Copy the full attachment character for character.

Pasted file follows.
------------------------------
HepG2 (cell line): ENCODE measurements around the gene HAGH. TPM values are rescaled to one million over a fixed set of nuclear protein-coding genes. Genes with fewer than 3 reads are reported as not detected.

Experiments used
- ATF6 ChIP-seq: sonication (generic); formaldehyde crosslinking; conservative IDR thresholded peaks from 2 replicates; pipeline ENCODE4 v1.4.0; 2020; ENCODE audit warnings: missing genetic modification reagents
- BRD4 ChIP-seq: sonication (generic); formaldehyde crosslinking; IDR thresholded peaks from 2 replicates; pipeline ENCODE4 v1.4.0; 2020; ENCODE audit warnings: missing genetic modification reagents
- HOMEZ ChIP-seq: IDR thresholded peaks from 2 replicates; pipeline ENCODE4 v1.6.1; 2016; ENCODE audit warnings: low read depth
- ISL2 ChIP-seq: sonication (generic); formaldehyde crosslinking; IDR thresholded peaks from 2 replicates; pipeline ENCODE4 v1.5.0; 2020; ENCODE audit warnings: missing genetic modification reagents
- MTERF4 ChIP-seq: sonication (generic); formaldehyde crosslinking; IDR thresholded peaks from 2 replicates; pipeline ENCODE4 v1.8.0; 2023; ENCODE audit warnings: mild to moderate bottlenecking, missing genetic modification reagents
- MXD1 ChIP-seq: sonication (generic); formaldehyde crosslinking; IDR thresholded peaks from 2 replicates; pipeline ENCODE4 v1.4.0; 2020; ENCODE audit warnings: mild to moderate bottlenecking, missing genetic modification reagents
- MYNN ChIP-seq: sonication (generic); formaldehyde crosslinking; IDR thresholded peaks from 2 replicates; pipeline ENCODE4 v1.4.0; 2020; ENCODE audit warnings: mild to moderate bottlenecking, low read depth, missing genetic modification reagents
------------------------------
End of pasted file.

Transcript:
HepG2 (cell line): ENCODE measurements around the gene HAGH. TPM values are rescaled to one million over a fixed set of nuclear protein-coding genes. Genes with fewer than 3 reads are reported as not detected.

Experiments used
- ATF6 ChIP-seq: sonication (generic); formaldehyde crosslinking; conservative IDR thresholded peaks from 2 replicates; pipeline ENCODE4 v1.4.0; 2020; ENCODE audit warnings: missing genetic modification reagents
- BRD4 ChIP-seq: sonication (generic); formaldehyde crosslinking; IDR thresholded peaks from 2 replicates; pipeline ENCODE4 v1.4.0; 2020; ENCODE audit warnings: missing genetic modification reagents
- HOMEZ ChIP-seq: IDR thresholded peaks from 2 replicates; pipeline ENCODE4 v1.6.1; 2016; ENCODE audit warnings: low read depth
- ISL2 ChIP-seq: sonication (generic); formaldehyde crosslinking; IDR thresholded peaks from 2 replicates; pipeline ENCODE4 v1.5.0; 2020; ENCODE audit warnings: missing genetic modification reagents
- MTERF4 ChIP-seq: sonication (generic); formaldehyde crosslinking; IDR thresholded peaks from 2 replicates; pipeline ENCODE4 v1.8.0; 2023; ENCODE audit warnings: mild to moderate bottlenecking, missing genetic modification reagents
- MXD1 ChIP-seq: sonication (generic); formaldehyde crosslinking; IDR thresholded peaks from 2 replicates; pipeline ENCODE4 v1.4.0; 2020; ENCODE audit warnings: mild to moderate bottlenecking, missing genetic modification reagents
- MYNN ChIP-seq: sonication (generic); formaldehyde crosslinking; IDR thresholded peaks from 2 replicates; pipeline ENCODE4 v1.4.0; 2020; ENCODE audit warnings: mild to moderate bottlenecking, low read depth, missing genetic modification reagents